The head of the agency that oversees the Ohio Statehouse is upset about a bill approved by the General Assembly and signed into law this week by Gov. John Kasich. The measure calls for a memorial to victims of the Holocaust, on the Statehouse grounds.
Richard H. Finan, president of the Capitol Square Review and Advisory Board, is upset his agency was not consulted about the proposal.
Finan concerns include the memorial site, above an underground parking garage. The structure was "not built to withstand that kind of thing," he explained.
In addition, Finan has questioned whether the Holocaust memorial would fit in with the Civil War-era appearance of the Statehouse.
Obviously, Finan's agency should have been consulted. And his concern about whether the parking garage structure can bear the weight should be investigated.
Another cause for worry is that other groups will come forward seeking memorials at the Statehouse.
Finally, Finan's concern about the historic look of the Statehouse is genuine - and entirely understandable.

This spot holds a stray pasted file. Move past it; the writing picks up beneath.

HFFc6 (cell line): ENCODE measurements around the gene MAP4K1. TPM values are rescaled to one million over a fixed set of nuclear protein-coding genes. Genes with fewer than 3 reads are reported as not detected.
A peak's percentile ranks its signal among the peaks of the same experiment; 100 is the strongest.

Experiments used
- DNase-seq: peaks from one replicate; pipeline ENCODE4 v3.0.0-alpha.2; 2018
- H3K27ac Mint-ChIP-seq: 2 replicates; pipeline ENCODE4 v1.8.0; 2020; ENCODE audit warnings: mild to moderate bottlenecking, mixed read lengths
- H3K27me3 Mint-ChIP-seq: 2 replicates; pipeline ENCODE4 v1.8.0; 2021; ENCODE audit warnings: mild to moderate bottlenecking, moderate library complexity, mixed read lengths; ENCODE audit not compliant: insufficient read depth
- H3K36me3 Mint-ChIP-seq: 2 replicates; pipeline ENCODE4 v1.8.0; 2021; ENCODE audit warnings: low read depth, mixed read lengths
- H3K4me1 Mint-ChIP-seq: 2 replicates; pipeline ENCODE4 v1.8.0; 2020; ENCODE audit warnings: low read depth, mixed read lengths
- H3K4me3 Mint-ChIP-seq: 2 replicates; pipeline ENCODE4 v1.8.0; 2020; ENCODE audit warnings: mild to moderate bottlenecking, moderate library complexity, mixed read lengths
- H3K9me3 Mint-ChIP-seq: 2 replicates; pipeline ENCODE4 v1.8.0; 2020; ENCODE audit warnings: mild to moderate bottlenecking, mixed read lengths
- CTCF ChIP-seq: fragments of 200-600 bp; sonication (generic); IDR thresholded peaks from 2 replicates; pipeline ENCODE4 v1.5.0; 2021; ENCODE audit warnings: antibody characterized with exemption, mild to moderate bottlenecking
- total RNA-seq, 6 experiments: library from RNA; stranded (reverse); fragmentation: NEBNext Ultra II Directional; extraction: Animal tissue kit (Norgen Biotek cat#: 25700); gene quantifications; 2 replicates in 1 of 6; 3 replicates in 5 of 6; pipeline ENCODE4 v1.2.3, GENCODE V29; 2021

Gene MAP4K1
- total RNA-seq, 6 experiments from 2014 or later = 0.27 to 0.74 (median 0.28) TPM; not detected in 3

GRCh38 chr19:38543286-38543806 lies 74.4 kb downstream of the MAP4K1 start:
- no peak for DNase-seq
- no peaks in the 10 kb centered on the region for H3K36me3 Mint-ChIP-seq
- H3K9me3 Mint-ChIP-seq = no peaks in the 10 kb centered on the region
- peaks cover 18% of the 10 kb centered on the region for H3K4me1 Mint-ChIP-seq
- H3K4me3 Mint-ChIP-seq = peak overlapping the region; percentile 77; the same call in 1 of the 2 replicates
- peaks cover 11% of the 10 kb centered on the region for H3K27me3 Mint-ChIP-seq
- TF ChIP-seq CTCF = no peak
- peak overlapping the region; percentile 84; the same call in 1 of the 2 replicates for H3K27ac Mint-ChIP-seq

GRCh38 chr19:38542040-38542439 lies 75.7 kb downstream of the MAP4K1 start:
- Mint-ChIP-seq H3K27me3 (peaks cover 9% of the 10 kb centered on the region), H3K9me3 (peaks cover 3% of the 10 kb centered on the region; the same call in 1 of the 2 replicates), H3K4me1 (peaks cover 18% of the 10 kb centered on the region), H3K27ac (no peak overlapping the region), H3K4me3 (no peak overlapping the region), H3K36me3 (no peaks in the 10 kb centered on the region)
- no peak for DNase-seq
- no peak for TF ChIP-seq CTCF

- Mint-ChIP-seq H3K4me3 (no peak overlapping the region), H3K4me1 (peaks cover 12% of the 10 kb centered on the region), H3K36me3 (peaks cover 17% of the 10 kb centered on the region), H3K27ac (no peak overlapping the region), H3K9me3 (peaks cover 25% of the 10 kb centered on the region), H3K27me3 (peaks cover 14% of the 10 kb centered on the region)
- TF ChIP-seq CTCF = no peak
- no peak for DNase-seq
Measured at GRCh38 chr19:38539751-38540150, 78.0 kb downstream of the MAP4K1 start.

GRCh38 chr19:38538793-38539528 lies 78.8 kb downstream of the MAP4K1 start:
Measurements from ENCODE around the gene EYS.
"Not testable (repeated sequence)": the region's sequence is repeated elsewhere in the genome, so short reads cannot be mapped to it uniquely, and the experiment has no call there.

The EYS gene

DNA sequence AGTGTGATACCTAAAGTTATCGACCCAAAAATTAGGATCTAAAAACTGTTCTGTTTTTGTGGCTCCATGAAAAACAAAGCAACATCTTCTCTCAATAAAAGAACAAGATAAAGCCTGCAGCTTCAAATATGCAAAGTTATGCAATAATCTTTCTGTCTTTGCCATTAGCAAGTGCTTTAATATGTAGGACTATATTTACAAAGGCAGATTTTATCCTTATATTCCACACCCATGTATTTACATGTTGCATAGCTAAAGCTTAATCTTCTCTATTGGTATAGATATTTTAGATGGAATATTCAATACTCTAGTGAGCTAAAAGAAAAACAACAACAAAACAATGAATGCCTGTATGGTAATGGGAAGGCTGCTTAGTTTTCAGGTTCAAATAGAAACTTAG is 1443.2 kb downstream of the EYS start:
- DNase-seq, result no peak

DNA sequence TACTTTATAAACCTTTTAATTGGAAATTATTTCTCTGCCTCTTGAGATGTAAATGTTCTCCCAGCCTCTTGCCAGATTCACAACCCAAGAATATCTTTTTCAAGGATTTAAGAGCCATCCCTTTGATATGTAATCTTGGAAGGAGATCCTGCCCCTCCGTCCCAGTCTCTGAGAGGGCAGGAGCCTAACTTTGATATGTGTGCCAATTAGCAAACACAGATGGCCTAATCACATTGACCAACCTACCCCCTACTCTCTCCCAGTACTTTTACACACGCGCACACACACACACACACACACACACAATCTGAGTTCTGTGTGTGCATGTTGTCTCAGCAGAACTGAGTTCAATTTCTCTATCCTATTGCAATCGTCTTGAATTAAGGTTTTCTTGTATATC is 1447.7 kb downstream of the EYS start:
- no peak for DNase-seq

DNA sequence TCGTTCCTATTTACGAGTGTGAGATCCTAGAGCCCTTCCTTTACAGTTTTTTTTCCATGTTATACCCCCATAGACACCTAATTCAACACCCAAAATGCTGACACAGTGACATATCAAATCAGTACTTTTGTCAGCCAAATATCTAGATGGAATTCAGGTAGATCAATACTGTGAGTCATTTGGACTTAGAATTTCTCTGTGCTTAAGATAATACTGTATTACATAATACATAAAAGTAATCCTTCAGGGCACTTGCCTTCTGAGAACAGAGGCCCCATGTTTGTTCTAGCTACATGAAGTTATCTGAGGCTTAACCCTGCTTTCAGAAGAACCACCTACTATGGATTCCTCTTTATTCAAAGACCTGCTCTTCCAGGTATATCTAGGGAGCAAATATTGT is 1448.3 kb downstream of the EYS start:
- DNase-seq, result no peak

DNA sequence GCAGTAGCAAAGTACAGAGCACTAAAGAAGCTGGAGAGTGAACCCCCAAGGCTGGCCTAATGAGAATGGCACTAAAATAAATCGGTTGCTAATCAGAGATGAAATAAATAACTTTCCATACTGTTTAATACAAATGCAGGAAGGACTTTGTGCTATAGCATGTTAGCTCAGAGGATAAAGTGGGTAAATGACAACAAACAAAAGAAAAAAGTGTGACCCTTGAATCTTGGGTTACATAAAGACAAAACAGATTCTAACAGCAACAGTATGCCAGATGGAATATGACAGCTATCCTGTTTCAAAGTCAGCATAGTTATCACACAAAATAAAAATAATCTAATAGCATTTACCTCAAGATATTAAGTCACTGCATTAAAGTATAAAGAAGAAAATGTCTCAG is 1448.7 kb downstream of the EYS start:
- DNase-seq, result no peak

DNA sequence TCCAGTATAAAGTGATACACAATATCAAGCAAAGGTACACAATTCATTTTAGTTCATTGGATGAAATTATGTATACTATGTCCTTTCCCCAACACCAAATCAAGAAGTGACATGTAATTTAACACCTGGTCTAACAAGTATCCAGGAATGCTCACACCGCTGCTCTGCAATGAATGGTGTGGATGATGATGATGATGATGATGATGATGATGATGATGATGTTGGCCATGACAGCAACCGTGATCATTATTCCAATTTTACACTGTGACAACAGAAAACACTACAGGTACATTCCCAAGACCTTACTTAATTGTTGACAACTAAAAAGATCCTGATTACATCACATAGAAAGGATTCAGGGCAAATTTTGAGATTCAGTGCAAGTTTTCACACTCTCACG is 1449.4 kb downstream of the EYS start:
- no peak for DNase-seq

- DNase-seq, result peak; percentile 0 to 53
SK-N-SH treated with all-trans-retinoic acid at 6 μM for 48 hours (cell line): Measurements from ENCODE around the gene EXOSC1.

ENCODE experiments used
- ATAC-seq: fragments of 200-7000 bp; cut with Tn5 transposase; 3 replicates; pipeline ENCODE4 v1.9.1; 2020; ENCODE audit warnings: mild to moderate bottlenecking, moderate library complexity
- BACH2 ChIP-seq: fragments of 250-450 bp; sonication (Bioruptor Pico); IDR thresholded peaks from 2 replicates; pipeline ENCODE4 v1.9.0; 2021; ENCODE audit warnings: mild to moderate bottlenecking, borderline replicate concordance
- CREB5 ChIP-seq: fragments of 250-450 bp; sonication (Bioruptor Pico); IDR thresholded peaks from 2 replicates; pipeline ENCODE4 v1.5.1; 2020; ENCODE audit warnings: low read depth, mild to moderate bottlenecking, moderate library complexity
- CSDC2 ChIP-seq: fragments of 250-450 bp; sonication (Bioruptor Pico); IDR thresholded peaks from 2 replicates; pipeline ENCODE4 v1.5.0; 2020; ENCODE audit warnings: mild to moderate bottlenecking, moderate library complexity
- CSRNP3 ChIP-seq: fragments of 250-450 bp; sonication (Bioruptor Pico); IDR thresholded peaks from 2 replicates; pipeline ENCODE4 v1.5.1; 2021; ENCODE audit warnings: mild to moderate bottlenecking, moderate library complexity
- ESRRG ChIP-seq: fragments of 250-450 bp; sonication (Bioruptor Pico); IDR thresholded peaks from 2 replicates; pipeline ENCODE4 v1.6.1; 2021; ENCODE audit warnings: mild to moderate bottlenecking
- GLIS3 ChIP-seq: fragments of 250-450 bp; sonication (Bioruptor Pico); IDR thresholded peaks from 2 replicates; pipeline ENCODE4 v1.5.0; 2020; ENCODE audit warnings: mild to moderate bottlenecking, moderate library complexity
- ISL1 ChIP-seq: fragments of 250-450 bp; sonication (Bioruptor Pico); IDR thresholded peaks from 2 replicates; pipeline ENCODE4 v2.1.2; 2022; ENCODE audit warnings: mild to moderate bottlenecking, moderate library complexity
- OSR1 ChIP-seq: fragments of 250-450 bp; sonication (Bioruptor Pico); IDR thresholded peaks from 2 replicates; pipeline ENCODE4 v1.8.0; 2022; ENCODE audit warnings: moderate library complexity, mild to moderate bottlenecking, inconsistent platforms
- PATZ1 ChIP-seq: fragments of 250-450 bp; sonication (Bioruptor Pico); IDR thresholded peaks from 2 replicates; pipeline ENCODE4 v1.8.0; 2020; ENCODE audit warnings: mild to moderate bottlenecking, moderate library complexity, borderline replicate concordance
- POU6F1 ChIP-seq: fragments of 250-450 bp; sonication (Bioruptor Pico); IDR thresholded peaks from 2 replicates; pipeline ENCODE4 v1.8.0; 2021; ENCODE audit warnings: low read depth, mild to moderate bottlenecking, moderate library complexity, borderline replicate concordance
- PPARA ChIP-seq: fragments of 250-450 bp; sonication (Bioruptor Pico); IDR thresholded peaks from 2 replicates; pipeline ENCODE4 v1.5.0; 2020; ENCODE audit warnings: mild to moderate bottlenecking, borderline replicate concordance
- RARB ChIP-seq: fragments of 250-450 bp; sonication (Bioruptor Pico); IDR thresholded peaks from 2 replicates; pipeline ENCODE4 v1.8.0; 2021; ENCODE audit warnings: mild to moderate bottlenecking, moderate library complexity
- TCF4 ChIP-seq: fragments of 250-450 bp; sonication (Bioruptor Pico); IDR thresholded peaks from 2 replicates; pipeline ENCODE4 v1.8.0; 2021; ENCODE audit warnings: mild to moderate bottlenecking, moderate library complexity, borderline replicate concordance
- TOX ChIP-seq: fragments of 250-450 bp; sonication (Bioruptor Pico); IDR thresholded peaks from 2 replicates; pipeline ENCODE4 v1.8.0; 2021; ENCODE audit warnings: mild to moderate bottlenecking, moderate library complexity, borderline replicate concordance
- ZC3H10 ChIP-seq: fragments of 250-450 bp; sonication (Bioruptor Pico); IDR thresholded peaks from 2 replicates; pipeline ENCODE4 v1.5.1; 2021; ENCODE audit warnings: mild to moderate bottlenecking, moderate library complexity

For all that, however, the memorial should be erected. As Kasich explained it, it would be an appropriate reminder of "man's inhumanity to man, best exemplified in the Holocaust."
A memorial that would not look out of place can be designed. A better site on the Statehouse grounds can be found, if necessary. Requests for other memorials can be dealt with on a case-by-case basis.
We can think of few as important, significant, appropriate and necessary as a reminder to Ohioans of the horror that was the Holocaust. Some Ohioans - those who helped liberate German concentration camps and the few remaining survivors of the Nazi pogrom - understand what happened all too well. But for many, it is just a few pages in history books. Ohioans should erect the memorial to ensure the Holocaust never is forgotten.